Happy Spring!

Monday, March 27, 2017

Each Step Forward Matters: Part I

This has been the harshest of winters yet, but something has reset within me; my decision to stop blogging is over. I've been buoyed and rebooted. The artificial reset of the clock (from Daylight Savings Time to Pacific Time) might have something to do with it and the Virgo Full Moon with all her planetary aspects is likely influential. Or, since the Moon has cycled through her phases since I started this post, this New Moon in Aries gives me further clues. Signs. I'm a Scorpio, ask any Scorpio, we look for signs to check if we're on the right track.

Here are the First Two of Four Signs that showed up to rekindle my passion, and re-open The Safety Pin Cafe.

1. A big metal something showed up in my town. What is that metal something?

It's a safety pin.  A safety pin in this town four years after a medicine story called The Safety Pin Cafe wrote me through another tough Pacific Northwest winter. Symbols and characters fed me a version of life where mythic and ordinary beings laced the wild and civilized natures into remedies and common magic. The story of The Safety Pin Cafe begins with this line: "It was a day a duck could love."

Self-exiled as we have been from Hawaii my birthplace and occupied stolen nationthis Pacific Northwest Indigenous Land has been re-tooling us with its own brand of Tough Love and mythic wisdom. The rains in all its elemental manifestations do wear into any illusions about being in control of outcomes; the damp forces us to make a place within for the warm fires of Spirit.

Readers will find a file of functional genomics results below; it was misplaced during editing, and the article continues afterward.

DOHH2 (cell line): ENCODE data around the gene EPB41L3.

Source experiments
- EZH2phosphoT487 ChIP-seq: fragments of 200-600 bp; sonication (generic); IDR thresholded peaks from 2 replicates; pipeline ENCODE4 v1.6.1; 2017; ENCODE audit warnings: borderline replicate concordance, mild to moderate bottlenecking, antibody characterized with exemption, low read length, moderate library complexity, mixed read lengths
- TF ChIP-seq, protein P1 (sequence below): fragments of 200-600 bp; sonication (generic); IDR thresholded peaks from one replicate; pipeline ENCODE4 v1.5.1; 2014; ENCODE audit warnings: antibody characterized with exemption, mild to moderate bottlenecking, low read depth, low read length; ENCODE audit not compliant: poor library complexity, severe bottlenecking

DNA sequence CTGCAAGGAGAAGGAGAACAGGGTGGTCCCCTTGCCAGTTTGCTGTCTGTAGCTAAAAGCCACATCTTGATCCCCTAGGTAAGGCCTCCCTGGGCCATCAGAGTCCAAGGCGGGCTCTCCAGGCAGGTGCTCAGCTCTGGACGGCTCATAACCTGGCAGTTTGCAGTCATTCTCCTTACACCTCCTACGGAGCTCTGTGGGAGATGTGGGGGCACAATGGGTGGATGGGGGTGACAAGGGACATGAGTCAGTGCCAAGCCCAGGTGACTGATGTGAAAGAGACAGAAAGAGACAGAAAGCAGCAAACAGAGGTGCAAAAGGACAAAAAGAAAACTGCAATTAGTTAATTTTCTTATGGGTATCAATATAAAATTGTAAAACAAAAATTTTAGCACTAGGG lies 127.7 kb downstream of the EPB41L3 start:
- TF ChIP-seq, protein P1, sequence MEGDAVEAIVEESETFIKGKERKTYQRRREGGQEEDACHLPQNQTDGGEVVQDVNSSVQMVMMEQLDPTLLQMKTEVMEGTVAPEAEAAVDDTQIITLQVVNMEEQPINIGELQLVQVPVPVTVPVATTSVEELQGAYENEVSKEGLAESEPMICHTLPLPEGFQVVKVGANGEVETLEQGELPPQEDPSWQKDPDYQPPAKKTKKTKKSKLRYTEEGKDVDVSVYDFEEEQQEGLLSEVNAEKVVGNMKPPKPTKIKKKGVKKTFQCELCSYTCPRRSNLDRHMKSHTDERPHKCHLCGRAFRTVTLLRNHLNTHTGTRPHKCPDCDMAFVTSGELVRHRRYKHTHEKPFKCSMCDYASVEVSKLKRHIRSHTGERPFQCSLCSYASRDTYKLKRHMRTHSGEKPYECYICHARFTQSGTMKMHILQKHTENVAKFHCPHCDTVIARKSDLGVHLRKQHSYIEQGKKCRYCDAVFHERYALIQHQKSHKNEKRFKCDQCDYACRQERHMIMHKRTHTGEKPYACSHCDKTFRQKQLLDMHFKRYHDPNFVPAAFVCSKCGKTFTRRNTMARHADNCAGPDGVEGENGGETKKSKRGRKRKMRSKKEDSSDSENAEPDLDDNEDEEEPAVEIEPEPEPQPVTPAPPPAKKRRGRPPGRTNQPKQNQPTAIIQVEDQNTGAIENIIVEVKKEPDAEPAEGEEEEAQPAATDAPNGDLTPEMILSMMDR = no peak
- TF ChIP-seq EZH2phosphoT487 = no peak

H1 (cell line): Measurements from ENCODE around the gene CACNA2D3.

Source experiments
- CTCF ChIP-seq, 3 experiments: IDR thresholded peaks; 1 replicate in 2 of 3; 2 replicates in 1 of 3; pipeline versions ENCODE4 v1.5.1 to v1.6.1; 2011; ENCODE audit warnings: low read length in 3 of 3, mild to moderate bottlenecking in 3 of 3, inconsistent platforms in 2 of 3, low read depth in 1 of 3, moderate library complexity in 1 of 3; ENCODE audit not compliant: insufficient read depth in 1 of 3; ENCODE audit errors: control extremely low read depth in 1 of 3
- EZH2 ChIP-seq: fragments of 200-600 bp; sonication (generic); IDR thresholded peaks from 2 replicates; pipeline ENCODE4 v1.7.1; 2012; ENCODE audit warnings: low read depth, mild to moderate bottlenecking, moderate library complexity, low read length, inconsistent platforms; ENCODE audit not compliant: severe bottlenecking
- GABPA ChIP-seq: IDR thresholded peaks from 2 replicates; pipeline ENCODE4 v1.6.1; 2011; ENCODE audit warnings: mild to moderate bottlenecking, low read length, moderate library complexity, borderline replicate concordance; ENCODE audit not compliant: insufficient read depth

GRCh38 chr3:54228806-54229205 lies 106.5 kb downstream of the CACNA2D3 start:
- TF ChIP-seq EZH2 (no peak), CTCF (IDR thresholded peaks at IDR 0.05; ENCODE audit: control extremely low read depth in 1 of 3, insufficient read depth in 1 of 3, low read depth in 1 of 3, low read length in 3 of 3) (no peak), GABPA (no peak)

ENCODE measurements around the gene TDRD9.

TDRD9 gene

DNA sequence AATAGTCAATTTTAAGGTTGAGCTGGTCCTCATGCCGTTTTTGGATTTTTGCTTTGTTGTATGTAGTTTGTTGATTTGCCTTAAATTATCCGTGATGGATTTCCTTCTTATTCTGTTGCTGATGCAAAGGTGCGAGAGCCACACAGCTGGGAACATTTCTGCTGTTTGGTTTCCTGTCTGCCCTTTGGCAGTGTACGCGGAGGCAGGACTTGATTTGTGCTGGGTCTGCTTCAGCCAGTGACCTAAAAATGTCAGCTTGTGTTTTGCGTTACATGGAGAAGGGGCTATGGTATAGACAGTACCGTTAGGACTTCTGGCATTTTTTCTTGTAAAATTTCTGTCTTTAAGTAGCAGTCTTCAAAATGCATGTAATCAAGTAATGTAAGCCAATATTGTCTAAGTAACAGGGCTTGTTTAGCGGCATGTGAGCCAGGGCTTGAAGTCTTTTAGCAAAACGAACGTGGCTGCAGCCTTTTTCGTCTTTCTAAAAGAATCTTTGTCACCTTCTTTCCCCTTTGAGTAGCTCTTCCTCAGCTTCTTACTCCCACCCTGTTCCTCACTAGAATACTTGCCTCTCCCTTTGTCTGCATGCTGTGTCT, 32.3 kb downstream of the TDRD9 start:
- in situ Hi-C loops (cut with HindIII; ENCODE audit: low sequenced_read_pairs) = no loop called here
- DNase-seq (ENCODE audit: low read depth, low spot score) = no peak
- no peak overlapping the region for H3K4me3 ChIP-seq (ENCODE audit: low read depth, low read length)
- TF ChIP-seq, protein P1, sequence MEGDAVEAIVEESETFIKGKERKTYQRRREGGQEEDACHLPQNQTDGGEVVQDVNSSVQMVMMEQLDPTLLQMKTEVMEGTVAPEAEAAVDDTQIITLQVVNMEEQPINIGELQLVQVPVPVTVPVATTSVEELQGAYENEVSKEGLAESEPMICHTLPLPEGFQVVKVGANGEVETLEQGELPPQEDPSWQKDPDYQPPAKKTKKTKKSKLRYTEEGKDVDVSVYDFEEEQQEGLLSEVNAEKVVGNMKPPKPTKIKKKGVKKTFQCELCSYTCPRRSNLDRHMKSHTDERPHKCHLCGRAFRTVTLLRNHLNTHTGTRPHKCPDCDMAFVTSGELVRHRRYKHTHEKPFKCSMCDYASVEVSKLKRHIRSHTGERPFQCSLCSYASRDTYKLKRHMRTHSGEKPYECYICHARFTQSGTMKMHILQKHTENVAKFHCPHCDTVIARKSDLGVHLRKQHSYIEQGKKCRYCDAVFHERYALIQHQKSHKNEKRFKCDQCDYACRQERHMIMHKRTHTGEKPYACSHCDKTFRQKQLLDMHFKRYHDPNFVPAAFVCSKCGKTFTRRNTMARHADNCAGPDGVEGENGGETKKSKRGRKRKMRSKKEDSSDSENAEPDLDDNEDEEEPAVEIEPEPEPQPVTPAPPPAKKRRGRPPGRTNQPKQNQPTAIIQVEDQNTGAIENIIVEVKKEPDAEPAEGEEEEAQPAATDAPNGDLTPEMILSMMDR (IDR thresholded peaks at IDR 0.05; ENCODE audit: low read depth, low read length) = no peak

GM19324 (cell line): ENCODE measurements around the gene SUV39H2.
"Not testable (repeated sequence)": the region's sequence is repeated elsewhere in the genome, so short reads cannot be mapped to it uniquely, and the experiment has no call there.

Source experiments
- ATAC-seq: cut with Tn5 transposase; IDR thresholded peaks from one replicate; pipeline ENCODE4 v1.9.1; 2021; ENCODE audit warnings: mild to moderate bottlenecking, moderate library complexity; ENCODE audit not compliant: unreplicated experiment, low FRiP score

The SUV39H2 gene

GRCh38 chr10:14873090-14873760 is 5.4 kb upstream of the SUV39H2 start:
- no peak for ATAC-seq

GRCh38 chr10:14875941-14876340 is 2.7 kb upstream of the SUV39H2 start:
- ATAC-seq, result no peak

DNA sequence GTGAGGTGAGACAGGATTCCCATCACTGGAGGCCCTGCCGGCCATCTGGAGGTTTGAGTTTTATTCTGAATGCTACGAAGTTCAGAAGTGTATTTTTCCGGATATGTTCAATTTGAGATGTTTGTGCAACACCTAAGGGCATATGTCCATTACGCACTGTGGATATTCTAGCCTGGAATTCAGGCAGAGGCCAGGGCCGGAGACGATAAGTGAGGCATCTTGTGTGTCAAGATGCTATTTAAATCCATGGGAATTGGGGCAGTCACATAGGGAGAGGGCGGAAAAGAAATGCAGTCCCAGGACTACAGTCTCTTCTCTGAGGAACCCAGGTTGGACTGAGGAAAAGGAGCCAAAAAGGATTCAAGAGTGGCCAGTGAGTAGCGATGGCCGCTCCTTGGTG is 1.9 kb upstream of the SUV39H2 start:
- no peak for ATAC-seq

The physical place where I shop for groceries to make comforting meals; the sidewalks that lead from library to post office where we keep in touch and reach out; the community that raises their voices and faces to me as a familiar being; this space has offered connection like the underground network of roots in the Salish woods of Cedar, Fir, Hemlock, Salal. Weaving the everyday with stirrings in my imagination, I figure the Muses of Creativity were having an `aha, a gathering, and they want to be sure I didn't miss my personal invitation. Muses have long-term purpose and perfection is not primary; expression is no laila, therefore I keep writing. The huge pin on First Street in front of City Hall Langley? I took as a personal (if not collective) sign. I held on to it and let out a long blissful ahhhh, 'A 'o ia, that's it! I had a connection.

2. This blog post, "One Step Forward" by Aurora Levins Morales was written in November, 2016, but I did not find the writing until March, a week ago. The post begins with this paragraph: